Virginia Tech® home

Implementing Pricing Strategies



Authors as Published

Authored by Timothy Pierce, Graduate Student, Department of Agricultural and Applied Economics, Virginia Tech

How do producers and sellers choose prices for their products?

Many things will influence how producers and sellers choose prices for their products. Most importantly, available pricing strategies will be determined by the market that the product is sold in. Some markets are highly competitive while others have little—or no—competition. Understanding how these market forces affect pricing strategies is the first step.

What is a price discovery market? How should sellers strategize in these markets?

A price discovery market is one with many sellers competing for business (Rhodes et al. 1998, 174). It is hard to charge high prices because there are so many sellers. If another firm can sell the product for a lower price and still make a profit, they will be able to lower their prices and increase their market share. This keeps pushing the price down until it reaches a “market price.” Customers will go to a different company if a seller tries to charge more than the market price.

Whether a product can be traded helps determine how competitive the market is. For example, the market for books is competitive. Where a copy of a book comes from does not change its quality. Books are non-perishable and easily shipped in today’s world. If a local bookstore’s prices are higher than online prices for the same book, most customers will buy online. Non-perishable, non-differentiated, easily transportable products face the most competition (Rhodes et al. 1998, 175). Additionally, products with substitutes are more competitive. If physical copies of books are too expensive, customers may purchase a tablet for reading books instead.

Prospective producers or sellers can gauge their expected prices and expected costs by analyzing the profits of other firms with similar business models. Pricing info and expense reports are available online although they are not frequently updated. It may be most helpful to see what others in your area do. In price discovery markets it is important to note that charging above the market price for your products will be difficult or even impossible.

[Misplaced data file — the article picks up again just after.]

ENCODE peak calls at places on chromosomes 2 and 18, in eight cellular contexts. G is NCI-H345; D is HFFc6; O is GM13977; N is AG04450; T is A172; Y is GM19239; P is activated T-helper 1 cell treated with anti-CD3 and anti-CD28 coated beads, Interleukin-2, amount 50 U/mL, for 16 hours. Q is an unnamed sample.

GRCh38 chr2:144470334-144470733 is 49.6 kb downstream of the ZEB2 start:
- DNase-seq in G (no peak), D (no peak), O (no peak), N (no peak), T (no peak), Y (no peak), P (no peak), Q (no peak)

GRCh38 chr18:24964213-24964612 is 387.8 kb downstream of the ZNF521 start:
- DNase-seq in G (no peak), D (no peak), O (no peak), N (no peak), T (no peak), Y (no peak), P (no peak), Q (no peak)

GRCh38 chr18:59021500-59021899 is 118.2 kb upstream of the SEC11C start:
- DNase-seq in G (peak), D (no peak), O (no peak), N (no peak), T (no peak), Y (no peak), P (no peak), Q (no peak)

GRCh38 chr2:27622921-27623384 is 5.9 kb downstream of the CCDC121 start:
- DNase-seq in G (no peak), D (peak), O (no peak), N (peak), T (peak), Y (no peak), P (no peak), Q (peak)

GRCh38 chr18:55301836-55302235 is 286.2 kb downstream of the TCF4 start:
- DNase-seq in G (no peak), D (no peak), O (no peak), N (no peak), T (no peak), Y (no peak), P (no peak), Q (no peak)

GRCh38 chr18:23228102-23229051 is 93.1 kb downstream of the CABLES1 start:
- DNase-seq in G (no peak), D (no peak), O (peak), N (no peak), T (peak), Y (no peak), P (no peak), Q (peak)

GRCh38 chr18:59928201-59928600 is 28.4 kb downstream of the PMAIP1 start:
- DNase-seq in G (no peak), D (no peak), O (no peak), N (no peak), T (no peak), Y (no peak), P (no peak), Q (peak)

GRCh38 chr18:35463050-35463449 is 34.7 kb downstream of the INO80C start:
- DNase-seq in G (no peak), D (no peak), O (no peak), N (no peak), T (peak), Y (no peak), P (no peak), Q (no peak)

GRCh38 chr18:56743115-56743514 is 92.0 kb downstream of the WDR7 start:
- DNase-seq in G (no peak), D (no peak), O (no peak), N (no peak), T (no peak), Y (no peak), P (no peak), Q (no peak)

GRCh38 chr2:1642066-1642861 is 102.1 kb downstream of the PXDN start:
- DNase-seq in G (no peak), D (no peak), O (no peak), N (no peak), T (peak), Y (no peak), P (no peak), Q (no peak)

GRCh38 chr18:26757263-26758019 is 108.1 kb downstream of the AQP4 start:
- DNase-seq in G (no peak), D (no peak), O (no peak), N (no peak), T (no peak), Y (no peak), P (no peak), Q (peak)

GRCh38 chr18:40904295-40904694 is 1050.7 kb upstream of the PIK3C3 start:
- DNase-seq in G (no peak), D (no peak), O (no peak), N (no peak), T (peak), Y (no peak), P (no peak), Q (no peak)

Sellers still have options in price discovery markets. Most sellers can seek to reduce their costs or increase their sales. Alternatively, sellers can engage in “loss-leader” pricing. A store owner may decide to sell tomatoes at a loss to bring more customers into the store. Their store may become known for having the most affordable tomatoes in town. Meanwhile, the other products in the store may be marked up to cover those losses. Finally, the seller can try to break out of the price discovery market and enter a price setting market.

What is a price setting market? How should sellers strategize in these markets?

Price setting markets have fewer sellers and less competition. This may happen if the local market is not big enough for two producers. This may also happen for a number of reasons:

  • Products are perishable, expensive to transport, or otherwise non-tradable (Rhodes et al. 1998, 180).
  • Products are highly differentiated (Mas-Colell et al. 1995, 396).
  • Effective branding may create a form of differentiation (Mas-Colell et al. 1995, 396).

In price setting markets, producers and sellers can choose the price they want to charge. A seller may find it easiest to charge a simple markup percentage. Alternatively, they can engage in a number of variable pricing strategies. For example, by charging high initial prices they can earn more revenue from customers who are less patient. Then they can lower the price to increase sales and accommodate more patient customers with smaller budgets. They could also lower prices enough to undercut local competitors and increase their market share. Finally, of course, sellers in price setting markets can seek to reduce their costs to increase their profits.

Can a firm move from a price discovery market to a price setting market?